France's Troisième République, founded in 1870, feels threatened by the Germans who annexed the Alsace-Lorraine, and also by the anarchists. Clericalism and anti-Semitism are on the rise. The discovery of the leak of a military information triggers the Affaire Dreyfus in 1894.
The army considers being obliged to assign a culprit. On exclusively graphological considerations, Dreyfus is accused of treason and sentenced to imprisonment. This officer is Alsatian and Jew. Despite the pressure from the army, Dreyfus refuses to confess any guilt.
The first letter in the lot is sent by Dreyfus in February 1895 to the Minister of Colonies. The fallen officer is on the island of Ré awaiting his deportation to Guyana. In the name of justice and freedom, he repeats his innocence and his horror of treason and insists that the investigation be reopened and that the real culprit is identified.
His military trial was secret and arbitrary. What followed is inconceivable in the modern world : the army considers that the first trial has closed the case. When presumptions are to converge on him as the real spy, Esterhazy has the ability to request to be tried in his turn by the military court : he was acquitted in January 1898 but nevertheless went into exile in London.
The second letter in the lot is written by Esterhazy in August 1899 to his lawyer. He explains how he is involved and continues to maintain his innocence.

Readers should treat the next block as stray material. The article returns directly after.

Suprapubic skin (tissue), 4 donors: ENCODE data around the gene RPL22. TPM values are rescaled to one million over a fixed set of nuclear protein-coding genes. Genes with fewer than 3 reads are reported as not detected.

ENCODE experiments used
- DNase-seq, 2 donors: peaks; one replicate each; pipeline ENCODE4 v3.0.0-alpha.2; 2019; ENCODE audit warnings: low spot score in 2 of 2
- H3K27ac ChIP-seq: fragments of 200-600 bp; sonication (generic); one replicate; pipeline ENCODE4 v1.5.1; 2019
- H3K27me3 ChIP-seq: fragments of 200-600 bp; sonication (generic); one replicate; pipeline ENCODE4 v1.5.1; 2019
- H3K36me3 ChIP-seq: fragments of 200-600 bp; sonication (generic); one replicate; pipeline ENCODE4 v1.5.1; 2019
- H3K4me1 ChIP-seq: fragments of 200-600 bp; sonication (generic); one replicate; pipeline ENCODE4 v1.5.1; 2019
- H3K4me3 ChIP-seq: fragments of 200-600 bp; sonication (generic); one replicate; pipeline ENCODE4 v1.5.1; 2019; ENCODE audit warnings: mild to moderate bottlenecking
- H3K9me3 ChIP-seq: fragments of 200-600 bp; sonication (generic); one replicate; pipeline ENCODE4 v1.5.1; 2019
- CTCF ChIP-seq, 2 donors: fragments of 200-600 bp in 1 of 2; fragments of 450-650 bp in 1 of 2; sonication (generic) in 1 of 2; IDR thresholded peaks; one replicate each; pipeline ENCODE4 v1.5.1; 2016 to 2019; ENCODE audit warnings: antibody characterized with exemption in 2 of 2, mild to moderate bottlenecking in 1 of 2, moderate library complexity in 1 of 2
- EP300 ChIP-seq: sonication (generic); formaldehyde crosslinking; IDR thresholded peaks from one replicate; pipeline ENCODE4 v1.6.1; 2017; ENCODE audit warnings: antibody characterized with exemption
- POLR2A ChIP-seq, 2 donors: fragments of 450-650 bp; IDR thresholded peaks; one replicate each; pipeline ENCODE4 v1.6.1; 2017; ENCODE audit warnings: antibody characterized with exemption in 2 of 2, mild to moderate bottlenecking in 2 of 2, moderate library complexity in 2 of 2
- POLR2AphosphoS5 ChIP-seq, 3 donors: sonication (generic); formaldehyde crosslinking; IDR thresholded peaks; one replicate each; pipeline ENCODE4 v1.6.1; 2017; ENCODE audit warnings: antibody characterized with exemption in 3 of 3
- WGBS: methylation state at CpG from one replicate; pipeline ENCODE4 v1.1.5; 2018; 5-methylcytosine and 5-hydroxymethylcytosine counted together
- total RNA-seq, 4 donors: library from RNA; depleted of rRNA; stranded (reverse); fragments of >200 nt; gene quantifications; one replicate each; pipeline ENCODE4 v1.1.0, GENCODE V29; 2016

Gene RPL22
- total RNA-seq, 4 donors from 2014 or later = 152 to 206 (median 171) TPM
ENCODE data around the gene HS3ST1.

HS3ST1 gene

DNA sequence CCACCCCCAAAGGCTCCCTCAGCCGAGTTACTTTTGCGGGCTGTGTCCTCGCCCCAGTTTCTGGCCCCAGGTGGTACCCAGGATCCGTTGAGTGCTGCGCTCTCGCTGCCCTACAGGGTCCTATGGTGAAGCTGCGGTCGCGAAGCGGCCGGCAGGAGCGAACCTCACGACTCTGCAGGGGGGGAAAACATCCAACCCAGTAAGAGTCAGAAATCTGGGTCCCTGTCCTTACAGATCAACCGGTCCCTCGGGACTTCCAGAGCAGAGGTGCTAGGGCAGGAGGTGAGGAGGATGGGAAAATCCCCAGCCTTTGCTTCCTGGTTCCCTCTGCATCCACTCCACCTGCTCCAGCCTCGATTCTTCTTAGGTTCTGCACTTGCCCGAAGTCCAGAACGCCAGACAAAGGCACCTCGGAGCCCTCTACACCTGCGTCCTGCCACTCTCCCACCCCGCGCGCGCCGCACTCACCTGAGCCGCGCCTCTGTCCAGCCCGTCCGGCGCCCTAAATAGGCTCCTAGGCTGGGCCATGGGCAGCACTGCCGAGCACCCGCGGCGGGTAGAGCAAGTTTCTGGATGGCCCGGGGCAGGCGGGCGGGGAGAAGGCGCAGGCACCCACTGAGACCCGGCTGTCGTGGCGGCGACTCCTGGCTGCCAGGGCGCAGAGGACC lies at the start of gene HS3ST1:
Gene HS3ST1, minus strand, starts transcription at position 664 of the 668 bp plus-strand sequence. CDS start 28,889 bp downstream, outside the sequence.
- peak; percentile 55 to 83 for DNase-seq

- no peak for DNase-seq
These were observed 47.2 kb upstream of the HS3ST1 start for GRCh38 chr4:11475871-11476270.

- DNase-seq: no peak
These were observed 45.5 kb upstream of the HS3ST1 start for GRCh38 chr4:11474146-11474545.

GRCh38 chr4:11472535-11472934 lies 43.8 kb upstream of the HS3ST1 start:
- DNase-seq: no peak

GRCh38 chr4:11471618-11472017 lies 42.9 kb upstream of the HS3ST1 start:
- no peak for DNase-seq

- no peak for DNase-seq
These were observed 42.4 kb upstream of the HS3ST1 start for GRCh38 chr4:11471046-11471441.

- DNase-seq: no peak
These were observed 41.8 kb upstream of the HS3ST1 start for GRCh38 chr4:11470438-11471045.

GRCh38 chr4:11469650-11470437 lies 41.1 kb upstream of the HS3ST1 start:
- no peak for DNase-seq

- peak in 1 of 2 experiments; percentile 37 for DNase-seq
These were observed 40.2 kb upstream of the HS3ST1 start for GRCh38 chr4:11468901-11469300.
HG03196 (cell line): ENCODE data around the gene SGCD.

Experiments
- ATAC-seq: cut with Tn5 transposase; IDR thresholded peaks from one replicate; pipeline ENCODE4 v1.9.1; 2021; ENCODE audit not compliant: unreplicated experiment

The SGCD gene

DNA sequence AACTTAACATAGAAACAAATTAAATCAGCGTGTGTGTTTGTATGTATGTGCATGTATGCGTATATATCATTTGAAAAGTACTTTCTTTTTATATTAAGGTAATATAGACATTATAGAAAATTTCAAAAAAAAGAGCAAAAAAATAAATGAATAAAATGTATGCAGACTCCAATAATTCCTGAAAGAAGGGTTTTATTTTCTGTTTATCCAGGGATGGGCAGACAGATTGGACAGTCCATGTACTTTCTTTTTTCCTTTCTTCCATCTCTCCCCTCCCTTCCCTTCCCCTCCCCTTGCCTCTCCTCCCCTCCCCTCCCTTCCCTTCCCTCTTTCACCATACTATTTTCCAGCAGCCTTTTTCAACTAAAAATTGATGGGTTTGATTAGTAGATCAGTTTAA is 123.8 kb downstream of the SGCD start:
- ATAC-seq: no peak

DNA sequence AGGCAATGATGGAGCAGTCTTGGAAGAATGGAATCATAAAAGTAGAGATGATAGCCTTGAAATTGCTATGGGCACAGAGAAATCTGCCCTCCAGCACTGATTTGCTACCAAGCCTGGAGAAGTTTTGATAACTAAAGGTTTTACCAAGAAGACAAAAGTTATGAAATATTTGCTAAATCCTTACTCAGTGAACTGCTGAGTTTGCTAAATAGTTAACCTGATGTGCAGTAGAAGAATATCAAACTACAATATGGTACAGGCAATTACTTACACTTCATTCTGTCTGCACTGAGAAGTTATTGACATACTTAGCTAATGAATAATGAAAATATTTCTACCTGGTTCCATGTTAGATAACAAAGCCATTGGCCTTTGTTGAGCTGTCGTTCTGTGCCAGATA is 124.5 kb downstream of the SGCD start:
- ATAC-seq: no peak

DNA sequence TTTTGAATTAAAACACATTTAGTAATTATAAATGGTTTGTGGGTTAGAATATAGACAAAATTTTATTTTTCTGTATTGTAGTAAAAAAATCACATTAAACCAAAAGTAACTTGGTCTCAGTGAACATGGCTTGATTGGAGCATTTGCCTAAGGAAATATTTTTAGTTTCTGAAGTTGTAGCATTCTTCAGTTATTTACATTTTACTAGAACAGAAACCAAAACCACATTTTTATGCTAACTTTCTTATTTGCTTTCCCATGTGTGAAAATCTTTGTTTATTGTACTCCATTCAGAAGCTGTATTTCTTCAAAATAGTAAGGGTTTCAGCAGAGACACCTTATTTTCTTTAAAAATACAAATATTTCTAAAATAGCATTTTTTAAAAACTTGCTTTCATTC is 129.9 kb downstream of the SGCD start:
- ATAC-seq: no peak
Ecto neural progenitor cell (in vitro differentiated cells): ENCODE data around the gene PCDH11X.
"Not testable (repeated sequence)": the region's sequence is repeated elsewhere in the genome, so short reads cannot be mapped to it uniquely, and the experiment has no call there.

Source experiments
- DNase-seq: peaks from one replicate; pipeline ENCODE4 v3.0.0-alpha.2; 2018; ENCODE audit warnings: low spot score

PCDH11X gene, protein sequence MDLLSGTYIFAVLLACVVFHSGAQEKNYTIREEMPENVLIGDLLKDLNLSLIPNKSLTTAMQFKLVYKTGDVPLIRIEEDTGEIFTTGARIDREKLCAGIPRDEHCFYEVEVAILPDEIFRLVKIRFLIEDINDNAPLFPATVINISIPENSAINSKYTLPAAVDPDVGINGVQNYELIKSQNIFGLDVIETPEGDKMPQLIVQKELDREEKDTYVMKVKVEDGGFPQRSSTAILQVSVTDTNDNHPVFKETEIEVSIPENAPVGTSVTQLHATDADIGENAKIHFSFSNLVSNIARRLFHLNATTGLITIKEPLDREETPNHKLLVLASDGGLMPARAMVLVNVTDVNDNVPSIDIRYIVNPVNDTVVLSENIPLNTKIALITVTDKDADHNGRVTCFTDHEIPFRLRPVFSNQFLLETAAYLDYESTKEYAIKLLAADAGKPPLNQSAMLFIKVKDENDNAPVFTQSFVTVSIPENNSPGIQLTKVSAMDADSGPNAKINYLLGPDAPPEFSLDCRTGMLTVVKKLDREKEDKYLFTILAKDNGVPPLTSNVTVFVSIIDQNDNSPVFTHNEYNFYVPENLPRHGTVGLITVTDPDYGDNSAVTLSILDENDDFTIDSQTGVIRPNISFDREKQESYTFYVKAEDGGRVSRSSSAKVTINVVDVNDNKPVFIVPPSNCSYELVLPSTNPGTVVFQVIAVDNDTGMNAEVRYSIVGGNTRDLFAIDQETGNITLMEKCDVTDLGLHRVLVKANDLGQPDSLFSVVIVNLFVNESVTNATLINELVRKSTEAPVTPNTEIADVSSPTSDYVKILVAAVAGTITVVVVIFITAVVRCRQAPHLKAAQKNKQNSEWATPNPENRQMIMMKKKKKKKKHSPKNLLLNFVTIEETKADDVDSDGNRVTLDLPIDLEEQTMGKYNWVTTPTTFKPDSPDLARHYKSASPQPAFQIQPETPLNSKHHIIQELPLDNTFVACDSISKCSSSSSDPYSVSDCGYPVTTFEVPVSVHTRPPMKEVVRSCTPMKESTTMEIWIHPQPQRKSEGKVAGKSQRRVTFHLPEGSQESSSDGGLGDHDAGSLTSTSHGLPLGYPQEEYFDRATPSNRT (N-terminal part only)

Republicans were offended by the lack of involvement of the government on the search for truth in the Affaire Dreyfus. From November 1897, Emile Zola decides to intervene in the forefront. His literary prestige is huge and his position will weight. Beyond the Affaire of which he is gradually informed of all details, he expresses that the real threats are corruption, secrecy and blinding.
The third document is the manuscript of Zola's Lettre à la France published on January 6, 1898. The author expresses the demand for transparency. This text is one of the key elements preparing to J'Accuse published by L'Aurore a week later.
Zola is aware that his position is morally right and legally unacceptable. A new trial begins that will not be easy but the conclusion in the long term is that arbitrary decisions will become politically unacceptable.